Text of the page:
or so, you've been filled to the
brim with pop stuff which is just
juvenile, and you develop a taste for
the saltier stuff."
Many people have also claimed

that
influ
more
such
T. B
from
an
Ham
"I
pure]
artist
says,
phen
man
inclu
great
How
musi
whic
passi
H
the I
Sund
10p.n
door.

e 9
town
as the blues come to be
enced, even dominated, by
and more white musicians
as Hammond, Vaughn, and the
irds, the music moves, a way
its origin as a black art form,
accusation which bothers
mond.
don't think that it ever was
ly black, although the greatest
s have been black," Hammond
, "Blues is a real American
omenan and it came from so
y different areas and tutrfies,
ding American Indians, many
s including Muddy Waters and
lin' Wolf were part Indian.
The blues are an American
cal form. It's a unique music
h can capture the power and
ion of living."
nammond will be appearing at
Blind Pig for two shows ,on
ay night, scheduled for 8 and
n. Admittance is $6.50gt- the
ents Presentation

John Hammond, one of the last solo acoustic blues greats, takes a brief
respite from his lengthy road trips.
Bill Morrissey b
a fresh musical I

By Jeff Stanzler
Since I listen to a lot of folk
music, I've begun to wonder lately
about why it seems that there are so
few good singer/songwriters around.
Well, slowly it occurred to me that
lamenting the apparent absence of
scores of good singer/songwriters
was completely backwards. When
you think about it, the solo
acoustic performer is about as
exposed as a musician can get; as
that performer, you and your songs
have precious little place to hide.
So I've decided to celebrate the
successes rather than denounce the
failures. Believe me, Bill Morrissey
is cause for celebration.
Let's just not tear down any
buildings or anything; it wouldn't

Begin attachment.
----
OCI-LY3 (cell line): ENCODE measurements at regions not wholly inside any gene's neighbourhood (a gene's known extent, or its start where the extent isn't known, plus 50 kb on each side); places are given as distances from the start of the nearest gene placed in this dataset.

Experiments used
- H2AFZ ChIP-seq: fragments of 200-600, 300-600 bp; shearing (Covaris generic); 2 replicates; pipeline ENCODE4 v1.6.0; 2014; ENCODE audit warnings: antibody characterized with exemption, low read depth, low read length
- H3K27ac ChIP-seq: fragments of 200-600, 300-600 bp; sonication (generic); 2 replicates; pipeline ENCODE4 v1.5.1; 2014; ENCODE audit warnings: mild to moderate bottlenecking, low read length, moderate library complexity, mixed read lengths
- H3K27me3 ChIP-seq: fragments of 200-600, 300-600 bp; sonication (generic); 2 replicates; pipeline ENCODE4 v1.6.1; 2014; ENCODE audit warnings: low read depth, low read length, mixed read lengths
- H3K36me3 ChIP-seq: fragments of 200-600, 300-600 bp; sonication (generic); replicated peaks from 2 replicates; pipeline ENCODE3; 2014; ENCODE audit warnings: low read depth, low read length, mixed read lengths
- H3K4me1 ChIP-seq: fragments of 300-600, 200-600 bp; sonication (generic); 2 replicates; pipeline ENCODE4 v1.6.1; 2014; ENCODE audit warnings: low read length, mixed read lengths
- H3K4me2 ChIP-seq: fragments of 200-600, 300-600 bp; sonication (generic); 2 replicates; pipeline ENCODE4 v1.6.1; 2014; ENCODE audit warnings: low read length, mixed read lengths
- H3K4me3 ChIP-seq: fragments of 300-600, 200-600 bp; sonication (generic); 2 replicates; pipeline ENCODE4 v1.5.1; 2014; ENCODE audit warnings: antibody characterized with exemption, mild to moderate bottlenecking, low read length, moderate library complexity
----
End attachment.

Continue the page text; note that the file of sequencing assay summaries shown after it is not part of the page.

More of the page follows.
suit Morrissey's style. He works
with small strokes, illuminating
details from the lives of factory
hands and small town bartenders,
and bringing these characters to life.
Morrissey, who's been around and
done some rambling, feels very
strongly about his direct, intimate
style of writing.
"It's kind of funny," he says, "I
know a lot of guys in New York
who don't write about New York,
they write about Paris ... write
about what you know! Some of the
greatest literature, it's not romantic
a, stuff, it's just day to day, how
Michigan Daily
ARTS
763-0379
titwt
FIRST PRESBYTERIAN CHURCH
1432 Washtenaw Ave. -662-4466
(between Hill and S. University St.)
William Hillegonds, Senior Minister
Sunday Worship Services at 9:30 and
11:00a.m.
UNIVERSITY MINISTRY
J. B. Notkin, University Minister
University Seminar: Galations
11:00 a.m., French Room.
AMERICAN BAPTIST
CAMPUS CENTER
FIRST BAPTIST CHURCH
Huron St. (between State & Division)
Sundays: 9:55 worship; 11:25 Bible
Study groups for both Undergrads and
Graduate Students.
Wednesdays: 5:30 Supper (free) and
Fellowship.
CENTER OPEN EACH DAY
for information call 663-9376
ROBERT B. WALLACE, PASTOR

people sturggle from day to day. A
lot of my characters have suddenly
realized and had to come to terms
with the fact that their dreams aren't
going to come true, and they're
kinda looking for a way to get by,
figure it out."
Listening to Bill Morrissey's
two albums (Bill Morrissey and
North, both on Philo/Rounder
Records), one gets the sense of a
song craftsman at work, fashioning
something striking out of the
quotidian, even mundane moments
of life. I asked Morrissey about this
aspect of his songwriting, and he
replied that it was something he
worked hard to achieve.
"James Joyce used to count out
how many paces it was from Davy
Jones' pub to some landmark in

Tickets Available at the Michigan Union Ticket office and
All Ticket World/Ticket Master Outlets
CHARGE BY PHONE. 763-TKTS
A Major v

x 'i

UNION
Arts & Programming
presents
Sweaters
at wholesale prices
10am-5pm today
(last day)
Michigan Union, ground floor
- ~
-4
- A
over

s

-BIVOUAC'S~-
PRE-INVENTORY CLEARANCE
ALL
FALL f& WINTER>
MERCHANDISE
15 -50% OFF
ESPIRIT
PATAGONIA
GUESS
GIRBAUD
WILLI WEAR
KIKIT
TON SUR TON
THE NORTH FACE
CP SHADES
SALE ENDS SAT., JAN. 17th
Open Sun.
330 S. State St. 761-6207 1-4:30

$10.00 off selected designer sweaters with this ad

i

Back to Top

© 2020 Regents of the University of Michigan